When Ruby Roth decided to try the vegan lifestyle a few years ago, it was for health reasons, not activism. But as her health improved so did her resolution, especially after research led her to conclude that veganism was more in line with her morals and values.
Later, at an after-school program, her art students were fascinated by her choice to abstain from the snack they were served each day. Roth looked for books that would help explain her decisions to children; when she couldn’t find any that “didn’t have talking animals and vegetables,” she decided to write her own. That’s Why We Don’t Eat Animals is currently going into its second printing and is distributed in multiple languages. Vegan is Love, her recently released second book, secured her role as an author and advocate for the vegan life.
We caught up with Roth at Clean Plates-approved Sage bistro to eat well and talk about her voyage into writing, the controversy surrounding her books and veganism.
Q: What surprised you the most about the controversy surrounding your books?
A: A lot of opponents tell me the information is scary; that surprised and pleased me. My books are gentle but honest discussions about our treatment of animals in this country, and it should disturb people. I write for those who want to love deeply, think critically and act responsibly. Children understand, more than anyone, the inherent connection between people, animals and the earth. Why can’t the discussion start at a young age?
Q: Many people find veganism extreme, and some suggest it is unhealthy. What is the biggest misunderstanding you’ve found?
A: People imagine veganism as the standard American diet minus the meat and dairy, which is unbalanced and unhealthy! Eating that way is restrictive and deprivative. There is actually a Vegan Food Pyramid that makes sure everyone gets what they need, and even some nutrients often missing from the standard American diet like vitamins B-12 and D.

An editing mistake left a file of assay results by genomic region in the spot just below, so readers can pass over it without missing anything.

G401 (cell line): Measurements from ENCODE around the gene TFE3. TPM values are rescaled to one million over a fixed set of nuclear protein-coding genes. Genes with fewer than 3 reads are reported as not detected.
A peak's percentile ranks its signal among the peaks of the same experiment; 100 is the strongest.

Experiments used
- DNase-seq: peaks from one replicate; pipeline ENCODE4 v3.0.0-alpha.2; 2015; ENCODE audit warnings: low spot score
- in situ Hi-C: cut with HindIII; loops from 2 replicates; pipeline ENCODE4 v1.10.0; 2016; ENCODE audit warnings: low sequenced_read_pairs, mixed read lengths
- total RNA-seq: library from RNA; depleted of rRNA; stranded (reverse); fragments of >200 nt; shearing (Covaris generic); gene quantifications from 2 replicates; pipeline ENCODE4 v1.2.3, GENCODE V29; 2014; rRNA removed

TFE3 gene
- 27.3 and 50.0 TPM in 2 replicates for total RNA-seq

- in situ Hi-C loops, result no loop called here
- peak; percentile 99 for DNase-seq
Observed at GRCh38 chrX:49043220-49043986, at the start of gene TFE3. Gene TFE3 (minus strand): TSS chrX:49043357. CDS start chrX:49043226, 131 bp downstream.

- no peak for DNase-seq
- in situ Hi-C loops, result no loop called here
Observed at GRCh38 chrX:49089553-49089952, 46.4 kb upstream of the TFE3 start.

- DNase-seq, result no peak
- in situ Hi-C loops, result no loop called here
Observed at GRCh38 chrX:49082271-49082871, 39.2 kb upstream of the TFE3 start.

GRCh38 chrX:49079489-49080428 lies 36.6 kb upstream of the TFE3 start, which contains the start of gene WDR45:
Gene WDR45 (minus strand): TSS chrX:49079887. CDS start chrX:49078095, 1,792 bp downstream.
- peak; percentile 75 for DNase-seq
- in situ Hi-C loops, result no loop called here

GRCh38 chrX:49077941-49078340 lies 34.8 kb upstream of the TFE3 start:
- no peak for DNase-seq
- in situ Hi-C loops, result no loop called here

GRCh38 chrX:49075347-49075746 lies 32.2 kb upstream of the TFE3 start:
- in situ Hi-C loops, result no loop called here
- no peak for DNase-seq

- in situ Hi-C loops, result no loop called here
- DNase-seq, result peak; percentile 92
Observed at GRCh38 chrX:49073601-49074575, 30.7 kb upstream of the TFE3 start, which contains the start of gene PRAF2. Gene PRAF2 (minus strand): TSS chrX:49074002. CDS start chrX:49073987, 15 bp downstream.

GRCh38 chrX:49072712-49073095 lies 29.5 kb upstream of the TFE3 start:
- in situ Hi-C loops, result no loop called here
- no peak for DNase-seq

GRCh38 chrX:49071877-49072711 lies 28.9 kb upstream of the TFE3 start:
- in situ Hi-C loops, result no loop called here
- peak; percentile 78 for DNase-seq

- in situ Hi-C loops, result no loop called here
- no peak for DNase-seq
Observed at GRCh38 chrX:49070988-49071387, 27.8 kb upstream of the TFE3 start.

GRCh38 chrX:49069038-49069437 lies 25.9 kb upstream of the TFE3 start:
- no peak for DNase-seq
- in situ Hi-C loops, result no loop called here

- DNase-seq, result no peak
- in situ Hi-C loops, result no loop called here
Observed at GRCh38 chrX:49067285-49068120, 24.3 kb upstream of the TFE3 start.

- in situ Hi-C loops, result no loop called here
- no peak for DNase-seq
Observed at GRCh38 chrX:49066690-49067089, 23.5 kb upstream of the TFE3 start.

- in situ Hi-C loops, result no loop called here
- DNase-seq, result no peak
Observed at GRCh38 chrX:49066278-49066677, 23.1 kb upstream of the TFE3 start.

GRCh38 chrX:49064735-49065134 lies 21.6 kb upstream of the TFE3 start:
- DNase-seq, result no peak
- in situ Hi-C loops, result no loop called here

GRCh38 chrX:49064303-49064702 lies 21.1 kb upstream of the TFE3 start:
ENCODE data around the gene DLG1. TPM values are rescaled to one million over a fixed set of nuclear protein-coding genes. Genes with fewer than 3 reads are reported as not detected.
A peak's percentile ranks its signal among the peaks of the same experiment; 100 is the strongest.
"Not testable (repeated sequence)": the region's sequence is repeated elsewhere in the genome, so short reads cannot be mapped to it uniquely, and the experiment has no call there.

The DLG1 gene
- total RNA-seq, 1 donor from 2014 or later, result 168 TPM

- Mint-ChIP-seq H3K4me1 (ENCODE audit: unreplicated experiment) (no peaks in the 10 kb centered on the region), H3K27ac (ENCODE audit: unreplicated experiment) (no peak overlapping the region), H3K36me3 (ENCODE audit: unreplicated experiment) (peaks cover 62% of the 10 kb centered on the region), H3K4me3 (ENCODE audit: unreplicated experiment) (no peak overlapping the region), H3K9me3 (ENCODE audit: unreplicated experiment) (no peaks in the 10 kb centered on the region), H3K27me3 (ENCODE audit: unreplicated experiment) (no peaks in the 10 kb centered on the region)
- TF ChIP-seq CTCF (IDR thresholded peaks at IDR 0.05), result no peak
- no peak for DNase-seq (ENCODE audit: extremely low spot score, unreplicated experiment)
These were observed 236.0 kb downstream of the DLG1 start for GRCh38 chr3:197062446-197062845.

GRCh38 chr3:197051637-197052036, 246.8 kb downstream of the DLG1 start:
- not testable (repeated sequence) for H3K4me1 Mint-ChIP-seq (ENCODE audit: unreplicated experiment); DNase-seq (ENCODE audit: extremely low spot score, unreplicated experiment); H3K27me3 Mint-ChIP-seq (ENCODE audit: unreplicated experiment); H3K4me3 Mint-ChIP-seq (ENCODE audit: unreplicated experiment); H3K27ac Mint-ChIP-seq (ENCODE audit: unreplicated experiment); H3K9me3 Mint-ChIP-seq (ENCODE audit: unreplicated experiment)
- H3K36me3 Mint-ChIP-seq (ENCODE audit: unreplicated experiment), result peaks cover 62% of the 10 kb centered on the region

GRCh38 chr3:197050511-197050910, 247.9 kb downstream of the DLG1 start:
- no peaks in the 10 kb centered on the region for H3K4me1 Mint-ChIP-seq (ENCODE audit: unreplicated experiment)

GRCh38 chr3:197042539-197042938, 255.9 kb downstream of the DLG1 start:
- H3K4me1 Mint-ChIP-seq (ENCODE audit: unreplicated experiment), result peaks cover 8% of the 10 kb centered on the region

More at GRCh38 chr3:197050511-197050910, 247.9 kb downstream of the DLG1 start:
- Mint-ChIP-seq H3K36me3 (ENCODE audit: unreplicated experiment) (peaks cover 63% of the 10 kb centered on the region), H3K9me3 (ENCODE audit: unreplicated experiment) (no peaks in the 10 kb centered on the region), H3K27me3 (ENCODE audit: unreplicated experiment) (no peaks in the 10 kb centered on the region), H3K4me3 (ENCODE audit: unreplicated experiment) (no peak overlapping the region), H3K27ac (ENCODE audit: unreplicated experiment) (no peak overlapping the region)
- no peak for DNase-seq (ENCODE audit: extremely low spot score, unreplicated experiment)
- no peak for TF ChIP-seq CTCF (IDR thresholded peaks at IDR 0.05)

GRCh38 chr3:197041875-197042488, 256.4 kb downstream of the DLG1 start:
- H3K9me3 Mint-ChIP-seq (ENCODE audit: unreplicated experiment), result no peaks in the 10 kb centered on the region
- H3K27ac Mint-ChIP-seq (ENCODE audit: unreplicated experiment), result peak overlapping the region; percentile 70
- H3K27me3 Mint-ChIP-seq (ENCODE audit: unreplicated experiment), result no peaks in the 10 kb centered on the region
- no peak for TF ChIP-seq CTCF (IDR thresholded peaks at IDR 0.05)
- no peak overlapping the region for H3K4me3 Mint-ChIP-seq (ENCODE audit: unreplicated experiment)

Q: So what’s next for you?
A: I’m working on a third book, which will be another tenet of veganism. That’s Why We Don’t Eat Animals is about why one might want to consider veganism, Vegan is Love is about how to make vegan choices — there’s still more to say! My art prints are available on my website, and I’m keeping up my blog with politics and recipes.
Q: You’ve said, “You don’t have to be vegan to make vegan choices.” What does that mean?
A: People can get overwhelmed by the idea of changing their entire eating patterns and lifestyle. It’s about educating yourself and making choices that are right for you.
Q: About being overwhelmed: For those who want to begin eating vegan, where should they start?
A: I don’t recommend doing it all at once; that’s hard and no fun! Make it a transition about adding new foods to your diet, using the vegan food pyramid and crowding out the old ones gradually.